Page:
I had interviewed him in the first week of December after Amrita Patel had been appointed his successor; he had been NDDB chairman for 33 years. He received me cheerfully and said: “I have all the time in the world; you see I’ve just lost my job.” In the next breath, he added: “Every time I open my mouth, I land in trouble, but that’s okay!”
My first question was on the battle he had just won; with a guffaw Kurien replied, “If the Government of India had, in its wisdom, chosen an IAS officer to succeed me, do you think he would have been allowed to step into the Amul campus? The Patels would have said we have a Patel (Amrita, the daughter of former Finance Minister H M Patel) and we want Patel raj. The chairman of Amul came to me and said: ‘Sala kaun hei woh IAS officer? Hum log usko dekh lege! (Who the hell is that IAS officer; we will take care of him.)’ I told them all this is not required, that would be the last resort.”
Luckily for Dr Abdul Kalam, the undersecretary didn’t like my green hat and yellow trousers and packed me off to a dump called Anand as a Class I gazetted officer on ₹350 salary, to see cows.
He was all praise for Amrita’s management capability, competence and integrity, which was of utmost importance; “you see we have a lot of money, and money attracts thieves,” he said.
I did interview her later the same day, and she was very respectful while talking about her mentor, but made it clear, even then, that her managerial style was very different from Kurien’s. Perhaps, that was the reason the two of them started sparring after a while, sometimes very publicly.
Unfortunately, there was a shadow over Kurien’s later years; we all know that the best of top honchos overstay their welcome in institutions they have founded and nurtured, as Kurien did with Amul and the NDDB. When he was asked to step down in 2006 as the chairman of the Gujarat Cooperative Milk Marketing Federation, on grounds of “no confidence” his heartbreaking comment was: “Do I deserve this kind of treatment?” He passed away in 2012.
But what nobody can take away from him is what he did to the Indian farmer. In his darkest hours and when he was under attack, he said he had always got his “strength and support from the Indian farmer. It has been my good fortune to work with, and for, the Indian farmer,” he said.
Revolutionising the way milk is procured and marketed in India, getting those who produce this precious commodity their due, and succeeding against all odds will always remain Kurien’s legacy.
Can you believe that milk was a scarce commodity in Bombay in 1970? The next time you step into an Indian supermarket and look at the variety of milk and milk products on offer, do send up a cheerful ‘hello’ to the centenarian in heaven. He will surely wave back!
Flying buffaloes to Thailand
Kurien’s story-narrating skills were phenomenal. And he related the craziest of stories with a deadpan expression. Around the time I met him, there was a lot of buzz around NDDB’s plan to gift 50 buffaloes to the king of Thailand to commemorate 50 years of his reign. Naturally the newspapers were full of speculation over how they would be transported to Thailand. Would Kurien’s successor, Amrita Patel, really accompany the buffaloes dressed in the colourful garb of a bharwad (shepherdess), as was being written, I asked her. She demurred and said: “Yes, Dr Kurien said he would give me a lot of silver jewellery to wear which I could keep. So I agreed.”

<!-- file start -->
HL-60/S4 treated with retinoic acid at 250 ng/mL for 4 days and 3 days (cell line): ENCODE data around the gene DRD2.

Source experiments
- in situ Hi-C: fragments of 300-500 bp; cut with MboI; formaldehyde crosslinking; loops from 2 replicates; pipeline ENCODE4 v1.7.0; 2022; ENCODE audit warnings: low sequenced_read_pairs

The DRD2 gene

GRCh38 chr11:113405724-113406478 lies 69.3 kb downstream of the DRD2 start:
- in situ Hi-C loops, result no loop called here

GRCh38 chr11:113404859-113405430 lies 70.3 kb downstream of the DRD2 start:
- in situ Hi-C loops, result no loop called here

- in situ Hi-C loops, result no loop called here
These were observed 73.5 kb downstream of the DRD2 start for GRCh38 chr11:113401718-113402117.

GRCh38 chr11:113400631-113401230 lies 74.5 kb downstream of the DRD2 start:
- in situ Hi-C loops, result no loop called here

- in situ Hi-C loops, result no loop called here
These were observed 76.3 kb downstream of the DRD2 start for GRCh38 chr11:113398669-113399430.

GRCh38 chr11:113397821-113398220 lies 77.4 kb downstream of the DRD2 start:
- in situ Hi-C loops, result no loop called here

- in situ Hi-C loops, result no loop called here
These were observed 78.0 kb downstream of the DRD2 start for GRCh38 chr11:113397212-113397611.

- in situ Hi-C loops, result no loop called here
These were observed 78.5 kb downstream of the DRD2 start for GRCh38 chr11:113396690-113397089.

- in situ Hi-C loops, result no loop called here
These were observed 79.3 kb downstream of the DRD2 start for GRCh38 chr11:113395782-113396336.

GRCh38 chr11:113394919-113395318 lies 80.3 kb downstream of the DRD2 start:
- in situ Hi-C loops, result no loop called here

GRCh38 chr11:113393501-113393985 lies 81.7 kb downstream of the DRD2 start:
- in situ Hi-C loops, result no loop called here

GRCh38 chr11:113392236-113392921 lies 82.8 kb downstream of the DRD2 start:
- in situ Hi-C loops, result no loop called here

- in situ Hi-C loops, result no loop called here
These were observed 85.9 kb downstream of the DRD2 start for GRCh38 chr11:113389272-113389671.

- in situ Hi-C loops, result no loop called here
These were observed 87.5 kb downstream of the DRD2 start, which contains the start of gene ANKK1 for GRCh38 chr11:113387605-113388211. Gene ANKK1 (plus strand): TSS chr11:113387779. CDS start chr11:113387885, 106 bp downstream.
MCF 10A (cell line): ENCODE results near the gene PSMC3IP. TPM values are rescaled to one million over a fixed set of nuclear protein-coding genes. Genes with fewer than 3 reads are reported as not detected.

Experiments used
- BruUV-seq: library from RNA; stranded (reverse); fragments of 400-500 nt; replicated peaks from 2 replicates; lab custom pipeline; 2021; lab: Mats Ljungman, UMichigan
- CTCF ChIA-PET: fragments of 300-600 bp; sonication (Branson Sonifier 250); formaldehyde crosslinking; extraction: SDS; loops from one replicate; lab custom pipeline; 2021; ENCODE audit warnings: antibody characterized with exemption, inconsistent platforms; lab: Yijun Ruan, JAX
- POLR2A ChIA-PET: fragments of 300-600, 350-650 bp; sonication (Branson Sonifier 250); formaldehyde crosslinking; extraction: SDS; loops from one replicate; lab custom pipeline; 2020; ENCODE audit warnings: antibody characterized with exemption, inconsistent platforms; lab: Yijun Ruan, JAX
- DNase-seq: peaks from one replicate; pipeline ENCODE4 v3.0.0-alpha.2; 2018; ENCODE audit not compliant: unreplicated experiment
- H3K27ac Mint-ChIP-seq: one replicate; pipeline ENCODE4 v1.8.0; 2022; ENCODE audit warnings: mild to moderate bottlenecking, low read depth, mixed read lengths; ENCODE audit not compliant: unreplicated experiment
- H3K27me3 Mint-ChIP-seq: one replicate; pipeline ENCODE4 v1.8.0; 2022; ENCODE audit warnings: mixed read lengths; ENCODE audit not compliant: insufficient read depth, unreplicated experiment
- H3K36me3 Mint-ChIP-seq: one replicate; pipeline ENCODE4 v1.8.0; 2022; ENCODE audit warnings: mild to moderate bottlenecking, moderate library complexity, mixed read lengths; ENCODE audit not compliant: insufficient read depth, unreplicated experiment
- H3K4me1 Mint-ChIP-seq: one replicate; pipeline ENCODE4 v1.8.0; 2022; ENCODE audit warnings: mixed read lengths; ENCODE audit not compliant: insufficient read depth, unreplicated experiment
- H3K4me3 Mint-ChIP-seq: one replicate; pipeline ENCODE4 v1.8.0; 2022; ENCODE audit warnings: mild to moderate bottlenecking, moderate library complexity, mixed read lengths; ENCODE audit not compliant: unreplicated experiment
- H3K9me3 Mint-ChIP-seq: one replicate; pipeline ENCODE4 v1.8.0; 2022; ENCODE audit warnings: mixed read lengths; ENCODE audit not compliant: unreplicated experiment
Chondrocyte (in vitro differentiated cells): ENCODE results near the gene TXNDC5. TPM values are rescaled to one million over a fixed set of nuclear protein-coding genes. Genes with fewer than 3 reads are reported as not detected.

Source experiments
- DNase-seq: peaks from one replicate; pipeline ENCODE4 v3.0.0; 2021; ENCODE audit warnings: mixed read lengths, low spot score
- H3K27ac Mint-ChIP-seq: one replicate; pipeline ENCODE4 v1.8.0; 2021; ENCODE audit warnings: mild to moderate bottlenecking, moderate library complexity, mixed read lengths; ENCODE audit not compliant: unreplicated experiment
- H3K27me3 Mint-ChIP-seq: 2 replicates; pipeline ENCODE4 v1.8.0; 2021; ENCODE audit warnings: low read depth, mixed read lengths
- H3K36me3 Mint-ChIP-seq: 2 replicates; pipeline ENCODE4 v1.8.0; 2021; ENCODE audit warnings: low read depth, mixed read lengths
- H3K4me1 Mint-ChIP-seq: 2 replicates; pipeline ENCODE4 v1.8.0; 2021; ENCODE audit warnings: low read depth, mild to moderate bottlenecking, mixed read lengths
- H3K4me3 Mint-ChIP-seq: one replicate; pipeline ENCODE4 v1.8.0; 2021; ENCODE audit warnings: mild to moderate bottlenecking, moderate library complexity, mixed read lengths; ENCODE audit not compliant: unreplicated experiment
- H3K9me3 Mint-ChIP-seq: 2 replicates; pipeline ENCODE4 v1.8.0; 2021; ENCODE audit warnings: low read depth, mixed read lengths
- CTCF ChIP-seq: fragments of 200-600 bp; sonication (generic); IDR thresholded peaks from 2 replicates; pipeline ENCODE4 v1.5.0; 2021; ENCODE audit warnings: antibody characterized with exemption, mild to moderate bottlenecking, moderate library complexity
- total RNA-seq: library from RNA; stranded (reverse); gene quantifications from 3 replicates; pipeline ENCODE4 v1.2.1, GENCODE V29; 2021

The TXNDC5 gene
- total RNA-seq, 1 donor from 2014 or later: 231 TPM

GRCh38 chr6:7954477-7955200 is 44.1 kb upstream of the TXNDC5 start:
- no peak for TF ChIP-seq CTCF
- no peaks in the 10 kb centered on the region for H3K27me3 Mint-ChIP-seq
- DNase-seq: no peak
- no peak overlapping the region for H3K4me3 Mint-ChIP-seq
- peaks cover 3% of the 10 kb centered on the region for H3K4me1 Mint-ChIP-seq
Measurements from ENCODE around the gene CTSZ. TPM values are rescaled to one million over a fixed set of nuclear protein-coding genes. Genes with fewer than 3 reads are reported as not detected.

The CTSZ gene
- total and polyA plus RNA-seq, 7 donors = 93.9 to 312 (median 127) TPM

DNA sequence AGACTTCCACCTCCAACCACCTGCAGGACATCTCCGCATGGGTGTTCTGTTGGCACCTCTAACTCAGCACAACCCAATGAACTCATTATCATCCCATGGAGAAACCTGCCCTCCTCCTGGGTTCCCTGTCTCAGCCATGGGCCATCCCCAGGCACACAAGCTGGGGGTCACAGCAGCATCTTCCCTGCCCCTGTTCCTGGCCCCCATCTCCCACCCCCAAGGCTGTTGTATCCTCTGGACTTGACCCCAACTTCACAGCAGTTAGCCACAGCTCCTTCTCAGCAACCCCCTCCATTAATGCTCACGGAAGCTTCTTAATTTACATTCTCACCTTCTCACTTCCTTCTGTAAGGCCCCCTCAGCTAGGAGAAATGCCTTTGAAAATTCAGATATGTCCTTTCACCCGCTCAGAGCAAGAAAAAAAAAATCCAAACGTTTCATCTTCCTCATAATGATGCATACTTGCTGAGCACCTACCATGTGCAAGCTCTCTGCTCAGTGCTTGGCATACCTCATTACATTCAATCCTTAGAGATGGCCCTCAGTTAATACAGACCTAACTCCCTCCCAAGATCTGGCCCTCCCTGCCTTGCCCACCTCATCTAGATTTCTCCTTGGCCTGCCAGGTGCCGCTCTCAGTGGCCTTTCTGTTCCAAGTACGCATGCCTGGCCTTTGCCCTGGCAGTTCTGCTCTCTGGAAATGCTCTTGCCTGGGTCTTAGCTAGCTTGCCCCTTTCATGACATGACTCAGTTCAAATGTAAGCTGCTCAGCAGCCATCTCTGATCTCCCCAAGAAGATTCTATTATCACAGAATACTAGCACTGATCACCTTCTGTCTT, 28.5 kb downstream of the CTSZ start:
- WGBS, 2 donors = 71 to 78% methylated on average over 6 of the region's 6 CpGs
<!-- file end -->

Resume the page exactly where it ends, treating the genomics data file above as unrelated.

On the mode of transport, she had first decided to ship them, but couldn’t find a ship. So she called the Air India MD to charter a flight and he said: “My god, you’re flying buffaloes! They will cost a hell of a lot”. But as Kurien had made the commitment, there was no other option.
Added Kurien with a straight face: “I suppose you know they travel only first class? Air India is worried about the smell in the aircraft, but they don’t know we won’t be feeding them much or giving them anything to drink, and will sedate them. Otherwise, if two of them start fighting, they can wreck the plane.”
When I commented on the price tag, he said: “I hope you know the profits of the Board. After hiding ₹50 crore, it is ₹117 crore. And I don’t pay any tax. It is under the Act. Of course, I wrote the Act.”
Meeting the King of Thailand: When the king said he wanted to meet me, the Indian ambassador to Thailand said, ‘Many of our visiting ministers ask for an appointment with the king and I have never succeeded in getting one. So what is so special about you?’ So I said: ‘Cows! What else?’
Ticking off an MNC chief on NDDB JV with Sri Lanka: I told him I don’t go to Delhi to meet an MNC chief; I go there to do my work. So he came here and said, ‘What will happen to us?’ I said that doesn’t concern me. It is about time the white man understood that all Indians are not for sale. There will be a few who cannot be bought and they will defend India’s business interest.
Helping Pakistan improve its milk yield: They wanted to become self-sufficient. I said, ‘You have liberalised, globalised and eaten up all your cows. You have no brains. I am a Christian and don’t have any sentiment for the cow, but I will not agree to good cows being eaten up.’
Amrita Patel’s best qualification to be NDDB chairman: The best qualification madam, is to be groomed by Dr Kurien.
Farmers: The farmer has no bargaining power; he has to sell milk at whatever price is given. That is why the cooperative model… command over procurement, processing and marketing of his produce, is the only solution. The dairy should belong to him. That is why Sardar Patel said: ‘Polson ne kaadhi muko’ (Throw out Polson).
Exporting milk to Pakistan: Why not? If I can send milk from Delhi to Calcutta, Can’t I send it from Delhi to Lahore. All that is required is to bribe one guard!